I’m sure a cover by the in-house designer would have been fine…even fabulous. But this, this is a “work of heart” because so many people are a part of it—former students, colleagues, friends. I hope potential readers judge my book by its cover!


Although I don’t write romances, a strong romantic thread runs through every story I create because I’m a romantic at heart. On the rare occasion when I can pop a movie into the Blu-Ray, chances are the movie is one of these:

1. The Proposal with Sandra Bullock and Ryan Reynolds tops my list. I’ve watched it so many times I may have the script memorized.

2. The Lake House, also with Sandra Bullock. What a clever and romantic time-slip drama.

3. Pretty Woman begins my Julia Roberts line-up, a classic contemporary Cinderella story.

4. Valentine’s Day has Julia Roberts in a small role, sharing the spotlight with several actors as numerous romantic storylines weave around one another and eventually intersect at the end. Love all the surprises!

5. My Best Friend’s Wedding doesn’t end with Julie getting her guy but this movie has so many delightful and memorable scenes!

6. Pearl Harbor, an epic battle between two handsome leading men for the woman they both love—and an intriguing history lesson, too.

7. My Big Fat Greek Wedding is just sweet, sweet, and more sweet. I love this one!

8. The Holiday with Cameron Diaz didn’t hook me the first time I watched it, so I’m not sure why I watched it again. But then…I was hooked.

9. The Wedding Date made me a Debra Messing fan. I couldn’t resist rooting for the anxiety- plagued underdog who doesn’t quite measure up at her sister’s wedding.

10. Made of Honor—Patrick Dempsey. Enough said.


1. This story was inspired by the death of my mother-in-law, who died suddenly and too soon at 61. I wondered, “What if a mother is taken from her family before she is ready to go?” The answer became Waiting for Butterflies.

2. My protagonist is a “lingering spirit,” which some Christian readers might question. After all, we go to Heaven when we die. But…what if God decided to allow a person (like Maggie) to return for some reason? Does the Bible clearly state that is not possible…if God wanted to allow it? I couldn’t find a clear answer, which left just enough wiggle room for my imagination to play.

3. It took me 11 years to decide to write Waiting for Butterflies. When I finally started, writing was easy because I had been imagining the story for so long, and it was fun to finally meet the characters who had been living in my head.

4. The original title of the book was Her Children Shall Rise Up, in reference to Proverbs 31. Then I saw a quote on a journal in a bookstore that inspired the new title. Waiting for Butterflies adds a layer of symbolism and meaning, and without it, the story would not have been the same.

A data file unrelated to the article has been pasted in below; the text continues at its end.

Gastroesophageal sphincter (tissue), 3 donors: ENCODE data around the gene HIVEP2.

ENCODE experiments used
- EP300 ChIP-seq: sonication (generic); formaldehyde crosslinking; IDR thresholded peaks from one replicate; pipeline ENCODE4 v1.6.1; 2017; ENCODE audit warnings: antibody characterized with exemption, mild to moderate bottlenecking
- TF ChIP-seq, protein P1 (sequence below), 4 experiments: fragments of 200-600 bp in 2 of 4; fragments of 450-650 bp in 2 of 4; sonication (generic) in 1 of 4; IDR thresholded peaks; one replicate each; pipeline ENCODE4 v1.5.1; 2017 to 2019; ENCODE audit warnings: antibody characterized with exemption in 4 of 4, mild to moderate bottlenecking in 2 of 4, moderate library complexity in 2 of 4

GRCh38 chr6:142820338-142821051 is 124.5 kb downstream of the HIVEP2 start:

5. I enjoyed naming the minor characters because I borrowed a first name or a last name from people I know. However, the characters have their own identities and personalities. I can’t wait to see if my friends, family, or former students recognize my “shout out” to them!

6. Some of the best twists in the story weren’t planned. I would be busy with something other than writing, and then an idea would suddenly pop into my head. It was always such a surprise!

7. Although it’s not the usual practice, my publisher agreed to let me submit a cover for consideration. I shared my vision with a photographer friend of mine, which inspired her even-better vision. She snapped the photo of the adorable cover model, who is the daughter of a former student. Then I sent the photo to another former student who worked her graphic art magic. I call my cover “a work of heart.” (By the way, the publisher loved it!)

8. My husband hasn’t read my book and probably never will since it’s women’s fiction, unless an ESPN sportscaster recommends it on TV. However, nobody is more proud of my book than he is.

9. People often ask if the characters in my book are similar to my family. In some ways, yes. In many ways, no. Maggie’s fear of losing a child—or being taken from her family while they still need her—are my deepest fears. Sam’s occupation and the sense of responsibility he feels to protect his family are similar to my husband’s. Rachel is an eclectic mix of my daughters—Randi’s creativity, Kelli’s perfectionism—colored by my experience with teens in crisis that I’ve encountered throughout 23 years of teaching high school students. Otherwise, the characters have their own identities, virtues, and flaws.

10. I thought I’d feel like an author once I held Waiting for Butterflies in my hand. But it doesn’t feel like my book. It just feels like I’m holding a book—someone else’s book. (I still can’t believe it.)

April 4: Mel's Shelves
April 11: Puddletown Reviews


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1 comment:

  1. Hallie, thank you so much for sharing your kind words about WAITING FOR BUTTERFLIES and for sharing your blog space with my debut! Blessings!